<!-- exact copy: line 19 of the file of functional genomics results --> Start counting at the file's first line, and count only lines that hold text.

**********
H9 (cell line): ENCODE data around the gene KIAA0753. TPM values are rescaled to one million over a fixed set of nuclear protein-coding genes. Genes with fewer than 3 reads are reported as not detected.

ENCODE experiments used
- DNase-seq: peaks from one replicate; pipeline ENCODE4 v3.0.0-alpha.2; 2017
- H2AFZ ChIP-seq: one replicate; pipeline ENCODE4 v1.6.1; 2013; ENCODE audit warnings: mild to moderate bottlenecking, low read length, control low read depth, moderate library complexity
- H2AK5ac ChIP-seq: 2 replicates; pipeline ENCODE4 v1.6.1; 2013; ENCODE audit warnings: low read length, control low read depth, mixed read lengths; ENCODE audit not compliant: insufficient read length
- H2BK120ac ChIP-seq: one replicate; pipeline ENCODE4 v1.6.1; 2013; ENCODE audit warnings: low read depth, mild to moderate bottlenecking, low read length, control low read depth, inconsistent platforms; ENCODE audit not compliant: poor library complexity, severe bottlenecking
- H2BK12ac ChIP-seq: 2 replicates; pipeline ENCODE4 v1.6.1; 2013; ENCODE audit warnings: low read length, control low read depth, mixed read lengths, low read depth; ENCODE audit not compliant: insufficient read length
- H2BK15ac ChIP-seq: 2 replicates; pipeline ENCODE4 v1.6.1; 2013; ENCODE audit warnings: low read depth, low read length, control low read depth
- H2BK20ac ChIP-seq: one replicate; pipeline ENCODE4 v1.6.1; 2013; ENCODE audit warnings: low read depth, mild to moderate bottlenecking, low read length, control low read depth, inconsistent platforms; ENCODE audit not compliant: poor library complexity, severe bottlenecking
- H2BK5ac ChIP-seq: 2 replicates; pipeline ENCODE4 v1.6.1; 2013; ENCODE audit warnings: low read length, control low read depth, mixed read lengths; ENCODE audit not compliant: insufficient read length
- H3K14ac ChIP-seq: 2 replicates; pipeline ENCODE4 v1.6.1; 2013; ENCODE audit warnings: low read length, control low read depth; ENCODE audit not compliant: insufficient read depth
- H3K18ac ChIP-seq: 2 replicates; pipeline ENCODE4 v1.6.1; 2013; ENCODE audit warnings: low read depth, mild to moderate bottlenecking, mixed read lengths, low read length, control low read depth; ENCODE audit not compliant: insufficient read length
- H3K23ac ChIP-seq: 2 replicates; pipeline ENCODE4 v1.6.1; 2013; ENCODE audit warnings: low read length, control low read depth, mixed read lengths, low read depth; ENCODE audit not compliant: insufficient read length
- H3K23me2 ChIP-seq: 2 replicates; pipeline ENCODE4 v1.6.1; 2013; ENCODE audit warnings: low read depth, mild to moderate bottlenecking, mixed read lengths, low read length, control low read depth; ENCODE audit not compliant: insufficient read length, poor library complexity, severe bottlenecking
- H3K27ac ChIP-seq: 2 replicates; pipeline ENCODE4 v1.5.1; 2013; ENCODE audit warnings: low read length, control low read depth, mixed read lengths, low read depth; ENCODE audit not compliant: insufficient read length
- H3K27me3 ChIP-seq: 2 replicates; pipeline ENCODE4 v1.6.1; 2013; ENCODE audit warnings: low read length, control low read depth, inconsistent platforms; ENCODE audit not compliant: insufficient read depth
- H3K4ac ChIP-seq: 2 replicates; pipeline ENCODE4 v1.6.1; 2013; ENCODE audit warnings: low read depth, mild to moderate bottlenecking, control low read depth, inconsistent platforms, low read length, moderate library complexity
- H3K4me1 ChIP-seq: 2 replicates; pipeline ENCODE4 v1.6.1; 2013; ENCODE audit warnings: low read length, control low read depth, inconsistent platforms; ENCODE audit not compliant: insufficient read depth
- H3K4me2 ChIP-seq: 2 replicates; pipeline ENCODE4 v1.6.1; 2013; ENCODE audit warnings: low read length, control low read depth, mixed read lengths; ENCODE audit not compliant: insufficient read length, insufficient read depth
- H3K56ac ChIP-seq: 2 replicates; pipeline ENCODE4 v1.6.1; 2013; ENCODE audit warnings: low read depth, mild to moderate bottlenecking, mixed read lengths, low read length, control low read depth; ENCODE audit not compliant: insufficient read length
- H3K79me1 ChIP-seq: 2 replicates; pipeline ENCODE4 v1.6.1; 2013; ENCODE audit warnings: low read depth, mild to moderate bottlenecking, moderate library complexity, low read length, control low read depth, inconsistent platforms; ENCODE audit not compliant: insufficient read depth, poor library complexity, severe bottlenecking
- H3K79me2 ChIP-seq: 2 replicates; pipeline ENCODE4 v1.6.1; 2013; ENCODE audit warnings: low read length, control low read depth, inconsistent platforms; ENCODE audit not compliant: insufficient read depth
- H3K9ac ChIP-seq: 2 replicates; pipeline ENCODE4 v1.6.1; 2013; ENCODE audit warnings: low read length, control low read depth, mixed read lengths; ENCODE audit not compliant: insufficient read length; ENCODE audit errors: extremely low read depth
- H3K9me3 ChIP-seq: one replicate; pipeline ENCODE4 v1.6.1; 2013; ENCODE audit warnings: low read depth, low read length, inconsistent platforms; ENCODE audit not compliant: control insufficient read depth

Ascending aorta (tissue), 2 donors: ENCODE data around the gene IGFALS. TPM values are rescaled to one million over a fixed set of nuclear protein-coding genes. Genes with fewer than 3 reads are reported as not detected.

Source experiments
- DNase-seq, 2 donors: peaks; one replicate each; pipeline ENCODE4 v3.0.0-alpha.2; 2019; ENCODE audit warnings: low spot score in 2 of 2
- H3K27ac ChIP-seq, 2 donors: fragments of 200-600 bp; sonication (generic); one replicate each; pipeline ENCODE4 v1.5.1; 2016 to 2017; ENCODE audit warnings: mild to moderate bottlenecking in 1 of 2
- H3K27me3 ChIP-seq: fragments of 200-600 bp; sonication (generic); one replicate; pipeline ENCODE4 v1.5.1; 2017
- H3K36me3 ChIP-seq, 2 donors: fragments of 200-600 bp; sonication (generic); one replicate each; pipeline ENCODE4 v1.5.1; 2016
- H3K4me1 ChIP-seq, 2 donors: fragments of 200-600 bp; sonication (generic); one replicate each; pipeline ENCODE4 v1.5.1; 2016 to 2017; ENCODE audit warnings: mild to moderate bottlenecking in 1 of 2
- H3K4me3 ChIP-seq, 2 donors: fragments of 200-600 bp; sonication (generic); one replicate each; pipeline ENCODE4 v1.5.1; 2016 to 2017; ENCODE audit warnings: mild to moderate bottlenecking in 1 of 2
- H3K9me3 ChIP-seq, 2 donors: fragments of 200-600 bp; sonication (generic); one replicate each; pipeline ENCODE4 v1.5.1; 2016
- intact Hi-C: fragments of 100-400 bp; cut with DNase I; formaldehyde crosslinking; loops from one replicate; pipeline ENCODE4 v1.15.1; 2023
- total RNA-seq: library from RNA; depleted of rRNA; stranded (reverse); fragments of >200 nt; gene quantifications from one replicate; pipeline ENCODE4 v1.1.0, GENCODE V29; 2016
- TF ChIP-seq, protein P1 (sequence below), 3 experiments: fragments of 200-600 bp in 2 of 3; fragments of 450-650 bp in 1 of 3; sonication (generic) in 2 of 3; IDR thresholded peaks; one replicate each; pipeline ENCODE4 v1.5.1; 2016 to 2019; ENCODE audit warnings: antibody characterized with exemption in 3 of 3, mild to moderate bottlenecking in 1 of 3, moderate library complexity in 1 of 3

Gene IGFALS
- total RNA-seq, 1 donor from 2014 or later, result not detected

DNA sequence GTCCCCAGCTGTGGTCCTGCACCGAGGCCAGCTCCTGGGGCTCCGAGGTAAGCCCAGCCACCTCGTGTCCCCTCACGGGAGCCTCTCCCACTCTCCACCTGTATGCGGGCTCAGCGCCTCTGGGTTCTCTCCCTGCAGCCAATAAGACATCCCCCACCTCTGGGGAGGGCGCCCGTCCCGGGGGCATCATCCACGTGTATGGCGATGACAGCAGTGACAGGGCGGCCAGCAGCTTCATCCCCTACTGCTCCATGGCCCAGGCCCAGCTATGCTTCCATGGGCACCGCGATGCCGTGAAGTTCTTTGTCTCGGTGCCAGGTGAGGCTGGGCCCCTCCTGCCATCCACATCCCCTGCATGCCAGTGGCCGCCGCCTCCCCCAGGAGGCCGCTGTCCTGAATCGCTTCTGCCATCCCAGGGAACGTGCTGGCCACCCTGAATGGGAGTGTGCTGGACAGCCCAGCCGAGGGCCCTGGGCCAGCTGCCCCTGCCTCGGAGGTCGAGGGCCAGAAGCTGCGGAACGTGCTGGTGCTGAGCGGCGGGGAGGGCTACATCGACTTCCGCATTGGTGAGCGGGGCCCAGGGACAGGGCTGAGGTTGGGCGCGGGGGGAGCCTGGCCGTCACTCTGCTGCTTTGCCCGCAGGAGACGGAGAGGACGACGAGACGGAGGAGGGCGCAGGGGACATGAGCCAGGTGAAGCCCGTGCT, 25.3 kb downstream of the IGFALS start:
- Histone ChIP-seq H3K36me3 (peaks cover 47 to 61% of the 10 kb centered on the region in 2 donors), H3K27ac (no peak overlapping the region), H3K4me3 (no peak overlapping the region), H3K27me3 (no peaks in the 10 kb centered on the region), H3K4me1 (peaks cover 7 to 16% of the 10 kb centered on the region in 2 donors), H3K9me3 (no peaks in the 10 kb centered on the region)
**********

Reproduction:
- H3K4me2 ChIP-seq: 2 replicates; pipeline ENCODE4 v1.6.1; 2013; ENCODE audit warnings: low read length, control low read depth, mixed read lengths; ENCODE audit not compliant: insufficient read length, insufficient read depth